Here we have all the commit number to each commit and each reset/undo operation. So you don’t need to worry about where you’re now.
To make it more clear to understand, we can use the following figure to show how it work. The HEAD works as a pointer to point to specific version. For example, if HEAD is pointer to the last version. Then after using the reset command, we can go back the initial version.

git undo1

Git undo to version 1

git undo

Git undo to version 4

As we can see from the previous figure, it’s quite easy for us to change to different versions of our code. It’s just an operation of command.

4.8 git rm operation

Also, it could be possible for us to delete the code in our directory. For example, git rm with the file name following the command. This command will delete the file from the working directory and stages the deletion.

If we use the git rm --cached with the file name following the command, it will remove the file from the version control but preserves the file locally.

Notice that we do not recommend it to use this command often. The reason for this is that this deletion may be unrecoverable. A better approach could be make a different branch and work on that branch.

5. Github connection

Lastly, we introduce Github briefly. To connect with Github, we need to have a Github account firstly. You can go to github.com and register one for yourself.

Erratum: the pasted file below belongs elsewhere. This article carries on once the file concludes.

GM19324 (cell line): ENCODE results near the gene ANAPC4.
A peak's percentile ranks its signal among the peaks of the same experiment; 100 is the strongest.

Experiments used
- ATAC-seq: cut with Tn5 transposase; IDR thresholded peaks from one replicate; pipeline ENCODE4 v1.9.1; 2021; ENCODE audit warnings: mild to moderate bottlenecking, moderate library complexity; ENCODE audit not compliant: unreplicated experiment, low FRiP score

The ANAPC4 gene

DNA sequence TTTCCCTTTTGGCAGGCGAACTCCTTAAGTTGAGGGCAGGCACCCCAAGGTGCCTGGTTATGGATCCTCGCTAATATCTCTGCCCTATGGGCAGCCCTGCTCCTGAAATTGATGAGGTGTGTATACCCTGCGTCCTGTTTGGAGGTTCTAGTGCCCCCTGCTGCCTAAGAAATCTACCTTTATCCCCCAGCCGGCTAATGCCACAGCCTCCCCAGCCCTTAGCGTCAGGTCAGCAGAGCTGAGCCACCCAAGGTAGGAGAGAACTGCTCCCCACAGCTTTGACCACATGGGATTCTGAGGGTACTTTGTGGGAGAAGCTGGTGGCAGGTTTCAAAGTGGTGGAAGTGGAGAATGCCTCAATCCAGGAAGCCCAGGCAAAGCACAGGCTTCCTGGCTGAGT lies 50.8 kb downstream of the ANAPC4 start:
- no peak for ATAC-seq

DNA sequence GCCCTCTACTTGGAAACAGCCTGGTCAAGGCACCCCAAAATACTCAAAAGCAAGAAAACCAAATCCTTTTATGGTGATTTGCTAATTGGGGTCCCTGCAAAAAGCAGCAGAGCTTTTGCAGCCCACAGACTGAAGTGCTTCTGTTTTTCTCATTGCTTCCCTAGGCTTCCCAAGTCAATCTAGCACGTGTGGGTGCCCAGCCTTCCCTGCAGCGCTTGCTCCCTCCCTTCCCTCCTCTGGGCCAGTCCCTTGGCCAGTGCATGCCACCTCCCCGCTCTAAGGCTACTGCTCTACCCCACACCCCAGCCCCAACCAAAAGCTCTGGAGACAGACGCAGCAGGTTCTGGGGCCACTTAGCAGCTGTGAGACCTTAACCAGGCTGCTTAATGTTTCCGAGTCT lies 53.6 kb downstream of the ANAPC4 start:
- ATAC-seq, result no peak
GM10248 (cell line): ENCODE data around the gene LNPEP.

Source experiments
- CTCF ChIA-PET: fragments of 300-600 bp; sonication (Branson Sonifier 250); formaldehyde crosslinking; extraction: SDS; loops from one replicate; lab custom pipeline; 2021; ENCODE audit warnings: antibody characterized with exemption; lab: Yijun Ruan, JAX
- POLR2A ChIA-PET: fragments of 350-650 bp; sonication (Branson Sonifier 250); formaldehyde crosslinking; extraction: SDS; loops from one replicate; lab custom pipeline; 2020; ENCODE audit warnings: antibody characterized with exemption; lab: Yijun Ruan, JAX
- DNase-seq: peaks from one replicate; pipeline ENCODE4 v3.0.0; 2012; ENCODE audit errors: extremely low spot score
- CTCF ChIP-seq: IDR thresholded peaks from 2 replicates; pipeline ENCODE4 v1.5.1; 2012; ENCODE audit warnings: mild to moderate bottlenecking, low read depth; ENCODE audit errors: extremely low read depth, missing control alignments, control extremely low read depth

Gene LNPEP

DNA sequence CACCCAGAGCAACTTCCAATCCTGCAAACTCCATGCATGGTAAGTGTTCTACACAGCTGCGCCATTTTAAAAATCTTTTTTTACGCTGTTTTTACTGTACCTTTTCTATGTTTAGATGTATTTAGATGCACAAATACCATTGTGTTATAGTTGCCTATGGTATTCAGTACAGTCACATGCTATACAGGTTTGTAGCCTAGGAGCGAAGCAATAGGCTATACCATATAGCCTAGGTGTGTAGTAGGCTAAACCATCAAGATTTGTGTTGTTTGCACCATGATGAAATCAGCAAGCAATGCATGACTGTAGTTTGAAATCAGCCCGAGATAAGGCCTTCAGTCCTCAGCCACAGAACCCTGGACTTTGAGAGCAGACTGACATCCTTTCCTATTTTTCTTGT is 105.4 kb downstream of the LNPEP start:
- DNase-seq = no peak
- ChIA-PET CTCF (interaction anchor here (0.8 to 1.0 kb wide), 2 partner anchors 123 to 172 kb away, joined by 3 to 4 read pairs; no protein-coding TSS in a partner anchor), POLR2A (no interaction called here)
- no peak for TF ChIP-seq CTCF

After this, you can follow the link to connect to Github. Then you can upload/push and download/pull the changes to the Github server.

After the previous operations of git add, git commit, use git push command, it will publish the local changes to the remote repository. For example, the following shows how it looks after we push our code to the server:

pcp352933pcs:GitTutorial WXM$ git push
Counting objects: 3, done.
Delta compression using up to 4 threads.
Compressing objects: 100% (2/2), done.
Writing objects: 100% (3/3), 309 bytes | 0 bytes/s, done.
Total 3 (delta 1), reused 0 (delta 0)
To https://github.com/******/GitTutorial.git
   5a5a9ea..d907151  master -> master

Now, other developers can view the changes by performing pull/clone operation or updating their local repository. This will download the code in server to local directory and work on it. It can be achieved by git clone with the URL that on the server.

The following will show you how it works:

Cloning into 'test_repo'...
remote: Counting objects: 3, done.
remote: Total 3 (delta 0), reused 3 (delta 0)
Unpacking objects: 100% (3/3), done.

6. Conclusion

In conclusion, Git is a very useful tool for software developers. One should understand the principle of it and use it often. Also, you can find many useful materials in Github and you may want to contribute to some open sources.